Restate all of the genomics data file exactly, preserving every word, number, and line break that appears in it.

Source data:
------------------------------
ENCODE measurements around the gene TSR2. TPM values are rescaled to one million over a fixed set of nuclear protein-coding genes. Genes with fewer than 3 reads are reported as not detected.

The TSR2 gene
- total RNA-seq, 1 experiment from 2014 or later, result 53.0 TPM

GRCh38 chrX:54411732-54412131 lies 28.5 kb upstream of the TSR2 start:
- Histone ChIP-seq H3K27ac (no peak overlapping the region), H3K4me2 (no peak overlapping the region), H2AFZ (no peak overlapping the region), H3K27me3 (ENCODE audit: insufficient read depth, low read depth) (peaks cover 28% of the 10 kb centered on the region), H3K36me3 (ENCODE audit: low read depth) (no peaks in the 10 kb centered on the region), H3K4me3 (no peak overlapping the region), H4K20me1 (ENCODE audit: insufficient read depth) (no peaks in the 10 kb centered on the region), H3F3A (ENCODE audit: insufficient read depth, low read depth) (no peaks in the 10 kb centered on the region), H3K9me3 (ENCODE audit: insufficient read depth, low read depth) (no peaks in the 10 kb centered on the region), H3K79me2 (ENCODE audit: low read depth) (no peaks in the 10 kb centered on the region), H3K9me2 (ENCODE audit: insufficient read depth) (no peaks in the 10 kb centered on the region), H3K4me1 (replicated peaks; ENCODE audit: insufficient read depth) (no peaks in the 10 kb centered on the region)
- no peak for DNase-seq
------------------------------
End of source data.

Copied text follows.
ENCODE measurements around the gene TSR2. TPM values are rescaled to one million over a fixed set of nuclear protein-coding genes. Genes with fewer than 3 reads are reported as not detected.

The TSR2 gene
- total RNA-seq, 1 experiment from 2014 or later, result 53.0 TPM

GRCh38 chrX:54411732-54412131 lies 28.5 kb upstream of the TSR2 start:
- Histone ChIP-seq H3K27ac (no peak overlapping the region), H3K4me2 (no peak overlapping the region), H2AFZ (no peak overlapping the region), H3K27me3 (ENCODE audit: insufficient read depth, low read depth) (peaks cover 28% of the 10 kb centered on the region), H3K36me3 (ENCODE audit: low read depth) (no peaks in the 10 kb centered on the region), H3K4me3 (no peak overlapping the region), H4K20me1 (ENCODE audit: insufficient read depth) (no peaks in the 10 kb centered on the region), H3F3A (ENCODE audit: insufficient read depth, low read depth) (no peaks in the 10 kb centered on the region), H3K9me3 (ENCODE audit: insufficient read depth, low read depth) (no peaks in the 10 kb centered on the region), H3K79me2 (ENCODE audit: low read depth) (no peaks in the 10 kb centered on the region), H3K9me2 (ENCODE audit: insufficient read depth) (no peaks in the 10 kb centered on the region), H3K4me1 (replicated peaks; ENCODE audit: insufficient read depth) (no peaks in the 10 kb centered on the region)
- no peak for DNase-seq